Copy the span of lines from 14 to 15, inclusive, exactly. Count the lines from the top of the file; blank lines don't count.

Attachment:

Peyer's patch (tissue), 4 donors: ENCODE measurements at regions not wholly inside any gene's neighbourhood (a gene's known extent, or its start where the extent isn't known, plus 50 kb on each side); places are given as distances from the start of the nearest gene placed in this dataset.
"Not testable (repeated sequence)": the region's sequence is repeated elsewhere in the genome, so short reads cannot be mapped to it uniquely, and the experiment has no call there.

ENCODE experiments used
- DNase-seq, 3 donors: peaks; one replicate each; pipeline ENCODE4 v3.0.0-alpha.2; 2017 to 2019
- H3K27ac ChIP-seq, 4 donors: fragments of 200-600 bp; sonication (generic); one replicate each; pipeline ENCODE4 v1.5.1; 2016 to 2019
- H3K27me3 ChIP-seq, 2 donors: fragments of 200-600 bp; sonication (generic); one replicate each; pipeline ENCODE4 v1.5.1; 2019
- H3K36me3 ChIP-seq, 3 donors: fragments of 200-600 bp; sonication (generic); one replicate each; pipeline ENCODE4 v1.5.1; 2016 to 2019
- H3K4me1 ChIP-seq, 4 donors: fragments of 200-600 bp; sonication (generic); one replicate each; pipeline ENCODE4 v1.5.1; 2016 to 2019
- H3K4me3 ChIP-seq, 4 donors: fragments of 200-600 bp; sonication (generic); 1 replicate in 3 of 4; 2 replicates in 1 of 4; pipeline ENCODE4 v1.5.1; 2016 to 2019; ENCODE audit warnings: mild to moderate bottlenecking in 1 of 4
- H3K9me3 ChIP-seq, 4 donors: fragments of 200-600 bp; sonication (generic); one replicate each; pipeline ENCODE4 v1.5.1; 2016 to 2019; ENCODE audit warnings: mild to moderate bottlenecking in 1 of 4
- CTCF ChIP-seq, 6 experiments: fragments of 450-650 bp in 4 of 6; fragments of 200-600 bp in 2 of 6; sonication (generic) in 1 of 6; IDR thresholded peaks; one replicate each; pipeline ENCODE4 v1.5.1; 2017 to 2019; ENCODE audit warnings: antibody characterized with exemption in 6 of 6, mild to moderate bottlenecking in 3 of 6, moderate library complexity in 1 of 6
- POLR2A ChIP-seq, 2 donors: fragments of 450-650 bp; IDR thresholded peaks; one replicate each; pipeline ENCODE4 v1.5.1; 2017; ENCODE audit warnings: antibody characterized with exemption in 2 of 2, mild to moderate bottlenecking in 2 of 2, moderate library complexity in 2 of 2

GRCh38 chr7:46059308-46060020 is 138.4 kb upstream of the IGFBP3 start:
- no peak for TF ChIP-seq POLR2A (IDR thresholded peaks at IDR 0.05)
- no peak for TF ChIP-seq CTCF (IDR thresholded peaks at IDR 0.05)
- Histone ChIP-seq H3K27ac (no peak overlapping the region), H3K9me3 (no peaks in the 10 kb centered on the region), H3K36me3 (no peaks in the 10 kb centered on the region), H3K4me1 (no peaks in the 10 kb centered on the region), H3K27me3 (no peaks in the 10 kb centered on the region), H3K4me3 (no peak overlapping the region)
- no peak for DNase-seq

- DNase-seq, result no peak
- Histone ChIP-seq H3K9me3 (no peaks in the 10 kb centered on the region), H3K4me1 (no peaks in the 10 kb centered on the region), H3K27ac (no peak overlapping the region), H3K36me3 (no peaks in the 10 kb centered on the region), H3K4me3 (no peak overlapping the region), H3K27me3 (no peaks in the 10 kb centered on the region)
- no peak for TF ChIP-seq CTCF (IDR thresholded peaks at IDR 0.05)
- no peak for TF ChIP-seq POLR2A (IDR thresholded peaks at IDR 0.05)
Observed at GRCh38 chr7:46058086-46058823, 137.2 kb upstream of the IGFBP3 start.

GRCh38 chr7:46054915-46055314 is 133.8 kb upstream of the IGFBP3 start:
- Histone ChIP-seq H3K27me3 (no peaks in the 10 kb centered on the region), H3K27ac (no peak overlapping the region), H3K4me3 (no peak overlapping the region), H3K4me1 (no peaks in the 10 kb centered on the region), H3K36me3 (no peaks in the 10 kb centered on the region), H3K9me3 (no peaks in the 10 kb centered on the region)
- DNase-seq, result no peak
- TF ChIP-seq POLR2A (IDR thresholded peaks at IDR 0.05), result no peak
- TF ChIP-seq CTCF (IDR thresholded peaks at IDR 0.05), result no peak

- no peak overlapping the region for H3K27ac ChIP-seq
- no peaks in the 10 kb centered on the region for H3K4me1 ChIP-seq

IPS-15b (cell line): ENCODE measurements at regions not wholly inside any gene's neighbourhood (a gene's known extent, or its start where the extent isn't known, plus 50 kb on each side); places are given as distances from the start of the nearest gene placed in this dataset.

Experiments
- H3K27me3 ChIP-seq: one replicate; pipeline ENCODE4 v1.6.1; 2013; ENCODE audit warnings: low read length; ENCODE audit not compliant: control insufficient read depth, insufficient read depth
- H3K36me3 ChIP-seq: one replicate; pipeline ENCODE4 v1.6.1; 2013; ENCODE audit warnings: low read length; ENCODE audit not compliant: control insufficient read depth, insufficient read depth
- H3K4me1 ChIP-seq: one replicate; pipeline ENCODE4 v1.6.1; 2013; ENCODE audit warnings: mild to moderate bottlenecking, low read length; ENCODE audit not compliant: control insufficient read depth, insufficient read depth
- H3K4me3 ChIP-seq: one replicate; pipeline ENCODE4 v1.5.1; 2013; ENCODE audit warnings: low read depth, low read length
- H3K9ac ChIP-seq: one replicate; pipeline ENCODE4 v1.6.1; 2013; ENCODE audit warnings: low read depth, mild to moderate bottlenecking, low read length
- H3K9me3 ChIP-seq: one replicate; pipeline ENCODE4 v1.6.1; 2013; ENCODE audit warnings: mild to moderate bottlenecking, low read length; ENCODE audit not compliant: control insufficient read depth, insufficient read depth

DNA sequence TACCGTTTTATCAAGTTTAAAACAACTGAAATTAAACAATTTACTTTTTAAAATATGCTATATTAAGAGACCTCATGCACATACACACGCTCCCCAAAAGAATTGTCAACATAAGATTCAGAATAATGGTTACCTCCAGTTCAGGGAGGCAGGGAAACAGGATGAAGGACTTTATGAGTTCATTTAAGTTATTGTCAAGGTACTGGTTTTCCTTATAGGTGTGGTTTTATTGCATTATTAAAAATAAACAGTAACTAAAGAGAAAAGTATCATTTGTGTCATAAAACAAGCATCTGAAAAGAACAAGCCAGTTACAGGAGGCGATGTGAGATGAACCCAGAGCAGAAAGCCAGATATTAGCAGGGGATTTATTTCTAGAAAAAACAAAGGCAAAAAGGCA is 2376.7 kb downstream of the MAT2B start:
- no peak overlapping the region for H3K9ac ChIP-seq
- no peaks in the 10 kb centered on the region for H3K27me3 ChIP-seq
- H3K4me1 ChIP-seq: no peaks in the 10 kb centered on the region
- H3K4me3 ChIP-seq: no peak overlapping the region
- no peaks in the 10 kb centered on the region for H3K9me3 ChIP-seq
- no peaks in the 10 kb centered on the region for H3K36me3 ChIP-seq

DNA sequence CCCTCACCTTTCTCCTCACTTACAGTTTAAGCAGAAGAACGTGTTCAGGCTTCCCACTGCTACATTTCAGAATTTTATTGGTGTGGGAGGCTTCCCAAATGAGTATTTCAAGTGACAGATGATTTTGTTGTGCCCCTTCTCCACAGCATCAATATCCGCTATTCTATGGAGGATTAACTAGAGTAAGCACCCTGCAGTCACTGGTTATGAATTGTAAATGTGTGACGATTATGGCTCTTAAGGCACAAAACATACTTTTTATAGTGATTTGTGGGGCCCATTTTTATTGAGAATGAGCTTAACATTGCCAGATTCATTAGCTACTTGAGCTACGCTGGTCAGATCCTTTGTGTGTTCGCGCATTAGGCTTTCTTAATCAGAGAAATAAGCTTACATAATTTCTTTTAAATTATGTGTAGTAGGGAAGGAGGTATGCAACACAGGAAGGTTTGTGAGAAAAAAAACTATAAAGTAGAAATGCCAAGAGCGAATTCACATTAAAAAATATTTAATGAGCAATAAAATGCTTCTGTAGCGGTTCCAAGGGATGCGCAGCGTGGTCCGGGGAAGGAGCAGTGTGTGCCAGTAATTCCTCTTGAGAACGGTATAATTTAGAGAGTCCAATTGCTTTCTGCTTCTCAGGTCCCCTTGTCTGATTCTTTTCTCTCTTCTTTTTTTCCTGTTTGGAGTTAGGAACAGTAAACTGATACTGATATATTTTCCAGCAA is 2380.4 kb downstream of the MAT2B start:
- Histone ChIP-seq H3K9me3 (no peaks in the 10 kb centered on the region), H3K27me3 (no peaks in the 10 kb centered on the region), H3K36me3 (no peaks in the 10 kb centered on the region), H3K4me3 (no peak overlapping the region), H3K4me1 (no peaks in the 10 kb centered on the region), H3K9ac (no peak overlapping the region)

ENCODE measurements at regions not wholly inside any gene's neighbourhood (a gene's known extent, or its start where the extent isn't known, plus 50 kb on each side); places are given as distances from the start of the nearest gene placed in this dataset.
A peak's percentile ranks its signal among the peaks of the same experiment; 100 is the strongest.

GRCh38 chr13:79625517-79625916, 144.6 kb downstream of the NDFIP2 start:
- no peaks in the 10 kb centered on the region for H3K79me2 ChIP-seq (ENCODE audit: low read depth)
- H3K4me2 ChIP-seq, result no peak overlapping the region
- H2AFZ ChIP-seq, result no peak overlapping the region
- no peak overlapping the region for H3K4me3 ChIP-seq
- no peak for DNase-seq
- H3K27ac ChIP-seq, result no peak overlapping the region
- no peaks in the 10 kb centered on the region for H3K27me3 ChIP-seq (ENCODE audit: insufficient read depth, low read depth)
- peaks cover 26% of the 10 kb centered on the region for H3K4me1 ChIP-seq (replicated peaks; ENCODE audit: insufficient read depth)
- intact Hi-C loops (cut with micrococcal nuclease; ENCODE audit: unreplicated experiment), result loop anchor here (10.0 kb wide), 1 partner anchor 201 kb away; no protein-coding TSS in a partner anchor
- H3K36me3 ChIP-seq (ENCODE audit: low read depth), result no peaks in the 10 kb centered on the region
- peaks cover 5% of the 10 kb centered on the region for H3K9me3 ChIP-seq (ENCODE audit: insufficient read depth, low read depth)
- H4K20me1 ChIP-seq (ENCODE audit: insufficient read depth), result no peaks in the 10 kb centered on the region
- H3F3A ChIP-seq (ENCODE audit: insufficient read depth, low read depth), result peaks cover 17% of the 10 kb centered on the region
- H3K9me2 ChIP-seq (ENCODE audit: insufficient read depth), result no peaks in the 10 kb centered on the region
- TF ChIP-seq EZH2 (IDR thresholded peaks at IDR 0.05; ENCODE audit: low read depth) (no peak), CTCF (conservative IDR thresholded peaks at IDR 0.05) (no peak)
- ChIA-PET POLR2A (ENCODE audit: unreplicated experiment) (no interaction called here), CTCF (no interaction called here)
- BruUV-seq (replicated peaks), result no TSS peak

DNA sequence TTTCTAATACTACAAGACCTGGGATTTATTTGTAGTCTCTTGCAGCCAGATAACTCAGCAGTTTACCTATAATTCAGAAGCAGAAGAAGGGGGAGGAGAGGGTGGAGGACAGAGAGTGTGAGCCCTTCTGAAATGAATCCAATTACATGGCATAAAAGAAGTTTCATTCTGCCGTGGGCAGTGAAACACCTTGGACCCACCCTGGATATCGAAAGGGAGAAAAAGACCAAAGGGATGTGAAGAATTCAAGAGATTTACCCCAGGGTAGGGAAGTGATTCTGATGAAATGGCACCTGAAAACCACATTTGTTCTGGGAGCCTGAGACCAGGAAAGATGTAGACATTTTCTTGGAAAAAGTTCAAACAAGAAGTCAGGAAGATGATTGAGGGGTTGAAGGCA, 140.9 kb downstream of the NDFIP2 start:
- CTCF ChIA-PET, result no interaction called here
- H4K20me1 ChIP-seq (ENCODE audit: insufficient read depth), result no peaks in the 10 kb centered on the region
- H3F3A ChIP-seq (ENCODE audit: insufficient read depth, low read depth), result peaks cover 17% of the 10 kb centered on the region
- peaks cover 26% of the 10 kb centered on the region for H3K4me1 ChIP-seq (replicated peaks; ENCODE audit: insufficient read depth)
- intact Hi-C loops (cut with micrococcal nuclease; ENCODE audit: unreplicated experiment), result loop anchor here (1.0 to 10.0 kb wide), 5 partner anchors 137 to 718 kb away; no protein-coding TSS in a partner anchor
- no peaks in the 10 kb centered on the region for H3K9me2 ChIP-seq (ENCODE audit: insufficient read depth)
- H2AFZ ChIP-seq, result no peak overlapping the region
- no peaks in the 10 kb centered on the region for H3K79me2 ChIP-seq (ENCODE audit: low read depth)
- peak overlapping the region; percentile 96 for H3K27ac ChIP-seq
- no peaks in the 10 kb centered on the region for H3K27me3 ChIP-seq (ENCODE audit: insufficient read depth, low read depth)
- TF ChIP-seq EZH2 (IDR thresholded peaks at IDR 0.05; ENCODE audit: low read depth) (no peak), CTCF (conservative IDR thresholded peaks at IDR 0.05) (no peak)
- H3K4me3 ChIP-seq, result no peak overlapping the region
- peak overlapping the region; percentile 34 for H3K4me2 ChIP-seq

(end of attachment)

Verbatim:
- no peak for TF ChIP-seq POLR2A (IDR thresholded peaks at IDR 0.05)
- no peak for TF ChIP-seq CTCF (IDR thresholded peaks at IDR 0.05)